Like with most development in business management, one of the main concerns is sizing up external expectations – what and when. This naturally depends on a variety of factors, but a good indicator for the direction and speed of uptake can be the recently released reports on the status of TCFD implementation in Australia by ASIC and globally by the Financial Stability Board’s Task Force.
Neither study assesses the quality or depth of climate-related financial disclosures. Instead, they look at the alignment of existing corporate reporting with the 11 TCFD disclosures. Which means, if you address their main concerns, your organisation is likely to be providing better disclosure than the average company – even if the underlying management practice is far from perfect. This creates no regrets and inevitably leads to inaction. Here are some strategies which have some of the biggest impact on perception:
1. Consolidate information where investors expect them: in your financial filings. If this is not possible, cross reference your financial fillings to the corresponding sources. Fragmented climate risk disclosure practices make comparisons difficult. Studies find that most companies publish information across multiple reports—financial filings, annual reports, and sustainability reports.
2. Be specific and provide context. ASIC notes that general, isolated, high-level statements (as opposed to specific) risk disclosure is not useful to investors and the TCFD highlights the importance of linking climate-related projects and actions to the company’s overall strategies. If you are at the beginning of your journey speak to your process and roadmap rather than providing platitudes and generic statements.
3. Concentrate your reporting efforts on the key areas: financial impacts and strategy resilience. Few companies disclose the financial impacts of climate-related issues on their company. Even fewer address business strategy resilience under different scenarios, such as a 2 degree warming, or how a company’s strategy might address potential climate-related risks and opportunities. This is what this exercise ultimately is about as it supports more appropriate pricing of risks, and the allocation of capital in the global economy. If you haven’t undertaken a full scenario analysis start with qualitative aspects, or speak to strategic processes that could be adapted to include climate-related issues.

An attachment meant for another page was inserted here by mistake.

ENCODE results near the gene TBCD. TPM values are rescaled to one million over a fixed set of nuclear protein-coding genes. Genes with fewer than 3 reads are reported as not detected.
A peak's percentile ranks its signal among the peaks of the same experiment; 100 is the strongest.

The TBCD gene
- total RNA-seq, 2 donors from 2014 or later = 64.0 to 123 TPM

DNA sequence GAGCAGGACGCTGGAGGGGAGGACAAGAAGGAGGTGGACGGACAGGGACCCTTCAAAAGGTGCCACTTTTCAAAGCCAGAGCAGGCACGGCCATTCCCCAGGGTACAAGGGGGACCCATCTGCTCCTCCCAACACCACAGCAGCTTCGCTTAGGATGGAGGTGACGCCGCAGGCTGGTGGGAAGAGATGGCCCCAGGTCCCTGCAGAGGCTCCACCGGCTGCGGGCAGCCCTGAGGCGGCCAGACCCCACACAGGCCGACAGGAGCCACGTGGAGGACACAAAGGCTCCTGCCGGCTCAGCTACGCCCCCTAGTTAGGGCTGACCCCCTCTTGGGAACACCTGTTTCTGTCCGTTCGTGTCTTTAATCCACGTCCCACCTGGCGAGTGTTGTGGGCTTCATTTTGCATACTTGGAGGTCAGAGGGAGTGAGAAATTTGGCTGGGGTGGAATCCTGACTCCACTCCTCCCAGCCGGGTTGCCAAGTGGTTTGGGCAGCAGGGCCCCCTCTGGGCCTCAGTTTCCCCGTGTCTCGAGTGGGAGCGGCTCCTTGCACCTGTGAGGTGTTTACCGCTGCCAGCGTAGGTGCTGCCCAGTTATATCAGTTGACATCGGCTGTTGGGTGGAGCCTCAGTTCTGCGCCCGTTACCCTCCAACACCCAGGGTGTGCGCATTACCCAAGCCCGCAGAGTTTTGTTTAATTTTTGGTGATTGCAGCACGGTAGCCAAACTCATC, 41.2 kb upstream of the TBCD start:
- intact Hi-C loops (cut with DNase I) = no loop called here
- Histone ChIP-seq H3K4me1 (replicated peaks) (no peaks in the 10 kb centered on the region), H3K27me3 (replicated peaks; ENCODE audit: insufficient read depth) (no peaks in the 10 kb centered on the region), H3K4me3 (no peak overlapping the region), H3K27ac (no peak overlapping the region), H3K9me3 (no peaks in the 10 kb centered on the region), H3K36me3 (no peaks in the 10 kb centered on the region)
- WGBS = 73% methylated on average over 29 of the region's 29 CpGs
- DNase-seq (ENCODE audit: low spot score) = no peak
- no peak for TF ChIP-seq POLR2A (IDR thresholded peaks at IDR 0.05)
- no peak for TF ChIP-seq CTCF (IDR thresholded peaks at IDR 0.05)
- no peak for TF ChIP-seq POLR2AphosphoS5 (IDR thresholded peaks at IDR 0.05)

4. Drum up internal buy-in to become a public supporter of the TCFD. There are currently only 39 official TCFD supporters in Australia, so your company will still stand out. Publicly declaring your support is a natural first step and you are not expected to implement the full set of recommendations straight away. The TCFD recognises that climate-related disclosure is a journey that will evolve over time. The Task Force will prepare a second status report for the Financial Stability Board in mid-2019, so get the ball rolling now to be included in their next update.
The reports stress how disclosures vary across industries and regions and that companies’ areas of focus vary significantly. However, with a concentrated effort your disclosure can be above average, even if there is still work to be done implementing climate-related governance and management.
Matt is the Managing Director and provides strategic carbon emissions and energy advice for some of Australia’s largest and most well-respected corporations.